Pain has been characterized as nociceptive, neuropathic, and mixed. Nociceptive pain is defined as pain transmitted by normal physiologic pathways via peripheral nerves to the central nervous system in response to potentially tissue-damaging stimuli . Examples include frank dental pain, myofascial pain, and degenerative joint disease. It is typically described as diffuse aching, stiffness, or tenderness. Neuropathic pain refers to pain initiated or caused by a primary lesion or dysfunction in the nervous system . Conditions representative of neuropathic pain are postherpetic neuralgia, trigeminal neuralgia, trauma-induced neuropathy, atypical odontalgia /non-odontogenic toothache, idiopathic oral burning, and complex regional pain syndrome. Neuropathic pain conditions are frequently associated with qualities with which the patient is not familiar. This may make it difficult for the patient to communicate their pain experience. Typical descriptors used by patients include stabbing, burning, electric-like, or sharp, with numbness or tingling projected to a cutaneous area . Aching pain does not preclude the possibility of a neuropathic basis for the patient’s pain . Mixed pain is caused by a combination of primary injury or secondary effects. It is described by a myriad of terms that may be diagnostically confusing to the practitioner. Each of these types of pain is associated with variable mechanisms that must be targeted to optimize treatment outcomes.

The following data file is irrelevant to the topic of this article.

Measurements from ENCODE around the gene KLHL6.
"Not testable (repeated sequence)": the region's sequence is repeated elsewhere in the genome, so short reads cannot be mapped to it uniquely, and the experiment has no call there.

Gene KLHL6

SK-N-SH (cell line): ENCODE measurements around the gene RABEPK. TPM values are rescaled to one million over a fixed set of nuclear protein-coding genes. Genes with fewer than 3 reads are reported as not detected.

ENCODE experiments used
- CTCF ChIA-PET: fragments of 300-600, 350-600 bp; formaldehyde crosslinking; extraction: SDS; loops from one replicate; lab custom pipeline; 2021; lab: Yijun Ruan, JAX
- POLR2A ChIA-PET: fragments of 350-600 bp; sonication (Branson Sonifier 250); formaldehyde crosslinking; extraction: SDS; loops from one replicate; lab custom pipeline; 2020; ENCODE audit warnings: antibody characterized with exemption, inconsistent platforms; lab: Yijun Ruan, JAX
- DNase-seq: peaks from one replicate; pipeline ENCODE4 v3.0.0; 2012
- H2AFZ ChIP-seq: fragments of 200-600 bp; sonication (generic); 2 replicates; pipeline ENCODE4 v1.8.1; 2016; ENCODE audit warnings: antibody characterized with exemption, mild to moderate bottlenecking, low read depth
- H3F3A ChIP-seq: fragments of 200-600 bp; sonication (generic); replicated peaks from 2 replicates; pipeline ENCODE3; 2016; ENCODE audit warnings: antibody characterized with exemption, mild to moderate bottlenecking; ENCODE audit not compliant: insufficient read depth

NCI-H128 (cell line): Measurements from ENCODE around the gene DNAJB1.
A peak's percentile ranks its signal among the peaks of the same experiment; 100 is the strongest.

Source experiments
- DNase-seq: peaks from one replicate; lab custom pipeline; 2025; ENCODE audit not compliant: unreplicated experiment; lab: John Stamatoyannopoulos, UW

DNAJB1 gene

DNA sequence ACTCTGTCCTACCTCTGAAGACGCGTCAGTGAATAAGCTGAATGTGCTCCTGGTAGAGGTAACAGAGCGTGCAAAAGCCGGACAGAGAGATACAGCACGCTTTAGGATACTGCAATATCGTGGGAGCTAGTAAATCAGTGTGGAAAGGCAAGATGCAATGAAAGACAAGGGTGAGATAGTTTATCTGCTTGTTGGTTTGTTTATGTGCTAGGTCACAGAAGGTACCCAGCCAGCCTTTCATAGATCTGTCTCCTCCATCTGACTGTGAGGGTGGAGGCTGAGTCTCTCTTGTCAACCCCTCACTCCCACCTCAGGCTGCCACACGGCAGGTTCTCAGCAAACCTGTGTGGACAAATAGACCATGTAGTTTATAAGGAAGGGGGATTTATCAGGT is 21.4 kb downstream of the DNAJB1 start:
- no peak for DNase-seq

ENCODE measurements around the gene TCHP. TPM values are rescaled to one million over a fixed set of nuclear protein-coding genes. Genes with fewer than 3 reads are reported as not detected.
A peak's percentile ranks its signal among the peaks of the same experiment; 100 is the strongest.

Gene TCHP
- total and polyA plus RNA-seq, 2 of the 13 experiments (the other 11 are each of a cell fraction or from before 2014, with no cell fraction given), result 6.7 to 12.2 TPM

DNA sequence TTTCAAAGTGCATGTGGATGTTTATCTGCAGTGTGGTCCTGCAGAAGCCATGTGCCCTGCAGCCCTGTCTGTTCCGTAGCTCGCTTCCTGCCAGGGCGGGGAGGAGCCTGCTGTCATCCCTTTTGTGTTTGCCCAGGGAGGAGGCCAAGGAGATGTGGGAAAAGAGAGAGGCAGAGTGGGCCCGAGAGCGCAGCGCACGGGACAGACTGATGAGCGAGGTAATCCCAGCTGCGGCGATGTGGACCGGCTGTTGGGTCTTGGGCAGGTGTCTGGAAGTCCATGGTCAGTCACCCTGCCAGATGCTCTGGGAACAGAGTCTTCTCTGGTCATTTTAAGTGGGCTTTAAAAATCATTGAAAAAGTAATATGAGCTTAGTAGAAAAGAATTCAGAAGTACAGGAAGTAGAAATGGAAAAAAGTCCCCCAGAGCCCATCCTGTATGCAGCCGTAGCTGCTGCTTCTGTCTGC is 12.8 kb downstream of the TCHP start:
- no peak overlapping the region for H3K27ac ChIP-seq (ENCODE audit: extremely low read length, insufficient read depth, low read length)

Neuropathic orofacial pain

Neuropathic orofacial pain is relatively common. It is diagnosed in approximately 25 to 30% of patients presenting in a tertiary care University-based Facial Pain Center (H.A. Gremillion, unpublished data, 2006). It is associated with significant interpatient variability regarding presentation and response to treatment. Current scientific evidence supports a complex pathophysiology.

Chronic neuropathic pain may result from nerve injury or damage. In the vast majority of cases, chronic neuropathic pain cannot be satisfactorily treated with conventional analgesics and is generally resistant to opioids . It is characterized by spontaneous pain that is often unprovoked. Box 1 lists relevant clinical features that are associated with neuropathic orofacial pain.